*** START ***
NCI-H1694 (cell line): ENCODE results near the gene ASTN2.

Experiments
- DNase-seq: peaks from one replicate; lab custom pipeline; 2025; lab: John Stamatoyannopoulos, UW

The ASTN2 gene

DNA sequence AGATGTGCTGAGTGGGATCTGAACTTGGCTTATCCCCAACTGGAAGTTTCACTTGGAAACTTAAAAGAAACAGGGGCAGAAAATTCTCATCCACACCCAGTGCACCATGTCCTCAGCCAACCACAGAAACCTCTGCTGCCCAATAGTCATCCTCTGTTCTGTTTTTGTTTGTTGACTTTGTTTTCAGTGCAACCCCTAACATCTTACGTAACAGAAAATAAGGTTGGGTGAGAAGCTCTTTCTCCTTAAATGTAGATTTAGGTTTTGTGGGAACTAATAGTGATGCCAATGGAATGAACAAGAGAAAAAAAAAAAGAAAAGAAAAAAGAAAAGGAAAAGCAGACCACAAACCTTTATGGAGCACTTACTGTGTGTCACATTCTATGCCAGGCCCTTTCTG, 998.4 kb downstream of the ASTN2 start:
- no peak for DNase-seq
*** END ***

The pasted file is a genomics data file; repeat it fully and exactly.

NCI-H1694 (cell line): ENCODE results near the gene ASTN2.

Experiments
- DNase-seq: peaks from one replicate; lab custom pipeline; 2025; lab: John Stamatoyannopoulos, UW

The ASTN2 gene

DNA sequence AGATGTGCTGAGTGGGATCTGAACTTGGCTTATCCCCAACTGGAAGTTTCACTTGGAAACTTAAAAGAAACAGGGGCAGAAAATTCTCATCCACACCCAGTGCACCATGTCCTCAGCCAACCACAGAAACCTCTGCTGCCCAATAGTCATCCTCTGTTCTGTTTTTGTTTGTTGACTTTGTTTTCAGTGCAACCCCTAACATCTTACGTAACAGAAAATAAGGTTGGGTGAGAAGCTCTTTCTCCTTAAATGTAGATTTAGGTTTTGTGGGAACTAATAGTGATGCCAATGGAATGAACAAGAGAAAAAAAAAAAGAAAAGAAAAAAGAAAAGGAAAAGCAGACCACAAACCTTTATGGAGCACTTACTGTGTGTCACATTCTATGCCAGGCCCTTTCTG, 998.4 kb downstream of the ASTN2 start:
- no peak for DNase-seq